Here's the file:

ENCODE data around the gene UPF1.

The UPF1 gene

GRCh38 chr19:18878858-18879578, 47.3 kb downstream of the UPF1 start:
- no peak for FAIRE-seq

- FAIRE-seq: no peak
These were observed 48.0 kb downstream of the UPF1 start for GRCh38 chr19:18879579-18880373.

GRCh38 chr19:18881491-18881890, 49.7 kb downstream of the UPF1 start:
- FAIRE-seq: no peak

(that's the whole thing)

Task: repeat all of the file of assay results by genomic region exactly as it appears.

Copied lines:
ENCODE data around the gene UPF1.

The UPF1 gene

GRCh38 chr19:18878858-18879578, 47.3 kb downstream of the UPF1 start:
- no peak for FAIRE-seq

- FAIRE-seq: no peak
These were observed 48.0 kb downstream of the UPF1 start for GRCh38 chr19:18879579-18880373.

GRCh38 chr19:18881491-18881890, 49.7 kb downstream of the UPF1 start:
- FAIRE-seq: no peak